Blogs: Paul Pillar

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The Itch to Escalate the Syrian Civil War

Paul Pillar

The biggest and most fundamental shortcoming in Ross and Tabler's piece is that it fails to address exactly where U.S. interests do and don't lie in Syria. Ill consequences emanating from Syria in the form of refugees, instability, or terrorism are consequences of the war itself, not of any particular political coloration of the government in Damascus. The Assads, father and then son, have been in power there for 46 years. It would be hard to make a case that whether an Assad regime lives or dies is critical to U.S. interests. It would be all the harder when taking into account the current alternatives, or lack of alternatives.

The Syrian war will eventually end with some kind of exhaustion-inspired compromise, and maybe even just a shaky and essentially temporary one such as the Taif accord regarding Lebanon or the Dayton agreement concerning Bosnia. There probably is realization of that already in all of the capitals concerned. Getting even to the point of a shaky agreement will not be a matter of simply pressuring or imposing costs on one side. And getting there will require the positive cooperation of Russia and Iran. Neither of those allies of Assad is going to be induced by U.S. air power to pin the label of “loser” on itself and slink away from Syria in embarrassment.

Image: An F-22 Raptor performs an aerial maneuver during the AirPower over Hampton Roads Open House at Joint Base Langley-Eustis, Va., April 24, 2016. The Raptor, a critical component of the Global Strike Task Force, is designed to rapidly project air dominance and defeat threats attempting to deny access to the nation's military services. (U.S. Air Force photo/Senior Airman Kayla Newman)

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The War Candidates

Paul Pillar

The biggest and most fundamental shortcoming in Ross and Tabler's piece is that it fails to address exactly where U.S. interests do and don't lie in Syria. Ill consequences emanating from Syria in the form of refugees, instability, or terrorism are consequences of the war itself, not of any particular political coloration of the government in Damascus. The Assads, father and then son, have been in power there for 46 years. It would be hard to make a case that whether an Assad regime lives or dies is critical to U.S. interests. It would be all the harder when taking into account the current alternatives, or lack of alternatives.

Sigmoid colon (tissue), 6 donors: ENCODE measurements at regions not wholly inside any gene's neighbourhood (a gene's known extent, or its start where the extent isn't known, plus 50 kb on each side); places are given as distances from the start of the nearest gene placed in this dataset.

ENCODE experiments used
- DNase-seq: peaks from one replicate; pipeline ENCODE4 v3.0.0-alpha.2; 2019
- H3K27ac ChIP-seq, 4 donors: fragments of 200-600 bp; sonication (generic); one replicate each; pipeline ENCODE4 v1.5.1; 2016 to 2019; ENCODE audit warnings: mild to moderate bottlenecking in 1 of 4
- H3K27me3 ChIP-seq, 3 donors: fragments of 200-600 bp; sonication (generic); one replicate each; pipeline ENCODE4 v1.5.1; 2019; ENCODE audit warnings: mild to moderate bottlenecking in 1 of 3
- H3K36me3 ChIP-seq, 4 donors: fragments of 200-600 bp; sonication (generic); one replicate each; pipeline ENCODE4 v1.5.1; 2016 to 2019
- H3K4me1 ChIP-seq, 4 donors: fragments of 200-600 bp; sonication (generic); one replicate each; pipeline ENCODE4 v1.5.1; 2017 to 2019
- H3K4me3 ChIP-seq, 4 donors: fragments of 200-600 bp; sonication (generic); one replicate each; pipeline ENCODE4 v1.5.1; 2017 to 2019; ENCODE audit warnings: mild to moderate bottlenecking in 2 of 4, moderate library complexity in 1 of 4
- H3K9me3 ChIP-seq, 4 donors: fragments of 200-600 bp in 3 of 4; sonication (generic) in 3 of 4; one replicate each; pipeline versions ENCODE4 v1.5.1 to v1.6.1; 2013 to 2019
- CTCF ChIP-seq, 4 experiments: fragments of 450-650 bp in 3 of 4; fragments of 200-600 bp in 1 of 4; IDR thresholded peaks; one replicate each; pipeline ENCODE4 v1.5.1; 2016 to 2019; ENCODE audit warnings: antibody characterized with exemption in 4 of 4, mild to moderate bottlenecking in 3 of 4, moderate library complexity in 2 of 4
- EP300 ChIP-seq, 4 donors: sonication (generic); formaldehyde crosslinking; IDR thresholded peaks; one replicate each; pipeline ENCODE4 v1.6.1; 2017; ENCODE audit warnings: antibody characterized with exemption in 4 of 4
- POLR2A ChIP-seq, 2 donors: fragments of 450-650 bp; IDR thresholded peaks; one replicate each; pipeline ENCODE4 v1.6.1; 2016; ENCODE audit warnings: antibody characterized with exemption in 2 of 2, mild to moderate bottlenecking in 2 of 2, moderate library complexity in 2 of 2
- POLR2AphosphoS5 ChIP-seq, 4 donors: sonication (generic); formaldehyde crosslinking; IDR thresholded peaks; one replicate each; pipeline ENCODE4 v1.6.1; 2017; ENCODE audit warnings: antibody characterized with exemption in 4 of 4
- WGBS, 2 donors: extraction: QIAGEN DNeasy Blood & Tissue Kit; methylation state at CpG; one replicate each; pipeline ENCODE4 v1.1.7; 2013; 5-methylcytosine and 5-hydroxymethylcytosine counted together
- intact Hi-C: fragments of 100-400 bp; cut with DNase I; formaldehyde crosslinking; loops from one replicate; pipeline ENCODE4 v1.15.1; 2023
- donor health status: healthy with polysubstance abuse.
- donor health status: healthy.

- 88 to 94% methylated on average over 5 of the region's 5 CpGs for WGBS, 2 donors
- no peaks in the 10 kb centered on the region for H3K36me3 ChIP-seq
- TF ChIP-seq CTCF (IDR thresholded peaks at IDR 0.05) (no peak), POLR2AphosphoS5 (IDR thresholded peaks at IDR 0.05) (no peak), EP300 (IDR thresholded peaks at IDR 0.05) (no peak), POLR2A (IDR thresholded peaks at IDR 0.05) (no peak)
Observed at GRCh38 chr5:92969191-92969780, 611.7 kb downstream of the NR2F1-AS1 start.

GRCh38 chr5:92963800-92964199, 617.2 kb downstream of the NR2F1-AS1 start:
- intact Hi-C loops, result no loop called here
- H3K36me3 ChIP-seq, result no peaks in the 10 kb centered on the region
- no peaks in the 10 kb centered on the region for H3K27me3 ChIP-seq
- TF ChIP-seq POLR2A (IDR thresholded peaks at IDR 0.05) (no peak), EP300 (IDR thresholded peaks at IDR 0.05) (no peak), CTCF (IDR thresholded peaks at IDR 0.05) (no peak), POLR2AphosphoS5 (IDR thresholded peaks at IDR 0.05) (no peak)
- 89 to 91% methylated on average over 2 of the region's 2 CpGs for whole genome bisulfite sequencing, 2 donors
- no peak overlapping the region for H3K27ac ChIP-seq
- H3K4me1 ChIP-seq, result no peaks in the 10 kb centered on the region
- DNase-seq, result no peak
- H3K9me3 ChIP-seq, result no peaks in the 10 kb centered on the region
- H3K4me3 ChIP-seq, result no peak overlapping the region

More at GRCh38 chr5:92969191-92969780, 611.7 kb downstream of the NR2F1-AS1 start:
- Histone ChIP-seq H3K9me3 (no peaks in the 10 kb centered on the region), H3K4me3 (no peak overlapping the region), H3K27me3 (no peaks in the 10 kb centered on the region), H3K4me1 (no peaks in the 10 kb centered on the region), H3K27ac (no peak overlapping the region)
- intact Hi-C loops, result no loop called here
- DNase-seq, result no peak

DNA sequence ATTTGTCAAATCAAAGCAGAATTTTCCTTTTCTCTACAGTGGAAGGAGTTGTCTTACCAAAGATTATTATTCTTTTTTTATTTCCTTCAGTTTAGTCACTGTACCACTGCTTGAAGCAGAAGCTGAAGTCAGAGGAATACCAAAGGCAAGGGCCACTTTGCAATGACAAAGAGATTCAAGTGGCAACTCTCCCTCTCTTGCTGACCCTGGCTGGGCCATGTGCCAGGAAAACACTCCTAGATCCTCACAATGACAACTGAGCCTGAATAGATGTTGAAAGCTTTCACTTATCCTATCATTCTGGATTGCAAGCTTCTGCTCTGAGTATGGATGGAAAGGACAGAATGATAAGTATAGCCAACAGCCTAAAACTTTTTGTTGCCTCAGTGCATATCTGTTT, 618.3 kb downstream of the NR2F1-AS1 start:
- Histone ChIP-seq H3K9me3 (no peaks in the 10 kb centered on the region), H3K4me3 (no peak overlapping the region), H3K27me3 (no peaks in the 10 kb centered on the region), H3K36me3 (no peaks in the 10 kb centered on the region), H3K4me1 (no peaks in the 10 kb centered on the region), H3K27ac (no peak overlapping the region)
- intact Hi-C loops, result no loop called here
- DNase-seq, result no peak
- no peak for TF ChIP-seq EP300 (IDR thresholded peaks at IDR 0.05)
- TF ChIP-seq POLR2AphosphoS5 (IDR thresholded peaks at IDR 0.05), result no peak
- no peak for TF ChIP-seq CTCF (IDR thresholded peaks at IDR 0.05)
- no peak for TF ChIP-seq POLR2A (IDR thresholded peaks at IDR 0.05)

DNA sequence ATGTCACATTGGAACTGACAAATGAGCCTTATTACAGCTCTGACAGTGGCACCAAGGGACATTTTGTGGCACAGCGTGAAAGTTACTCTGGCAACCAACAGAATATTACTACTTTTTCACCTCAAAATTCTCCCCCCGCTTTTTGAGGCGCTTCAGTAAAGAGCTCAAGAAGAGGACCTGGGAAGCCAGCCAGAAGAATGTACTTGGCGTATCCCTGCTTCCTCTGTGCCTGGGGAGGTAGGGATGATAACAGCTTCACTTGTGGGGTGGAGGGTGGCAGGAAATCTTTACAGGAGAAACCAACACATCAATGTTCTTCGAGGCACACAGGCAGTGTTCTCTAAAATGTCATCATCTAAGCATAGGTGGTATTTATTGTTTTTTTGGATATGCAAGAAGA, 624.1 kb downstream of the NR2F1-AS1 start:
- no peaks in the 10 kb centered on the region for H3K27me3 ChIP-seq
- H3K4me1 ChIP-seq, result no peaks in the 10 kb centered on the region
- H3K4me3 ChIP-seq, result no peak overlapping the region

The Syrian war will eventually end with some kind of exhaustion-inspired compromise, and maybe even just a shaky and essentially temporary one such as the Taif accord regarding Lebanon or the Dayton agreement concerning Bosnia. There probably is realization of that already in all of the capitals concerned. Getting even to the point of a shaky agreement will not be a matter of simply pressuring or imposing costs on one side. And getting there will require the positive cooperation of Russia and Iran. Neither of those allies of Assad is going to be induced by U.S. air power to pin the label of “loser” on itself and slink away from Syria in embarrassment.

Image: An F-22 Raptor performs an aerial maneuver during the AirPower over Hampton Roads Open House at Joint Base Langley-Eustis, Va., April 24, 2016. The Raptor, a critical component of the Global Strike Task Force, is designed to rapidly project air dominance and defeat threats attempting to deny access to the nation's military services. (U.S. Air Force photo/Senior Airman Kayla Newman)

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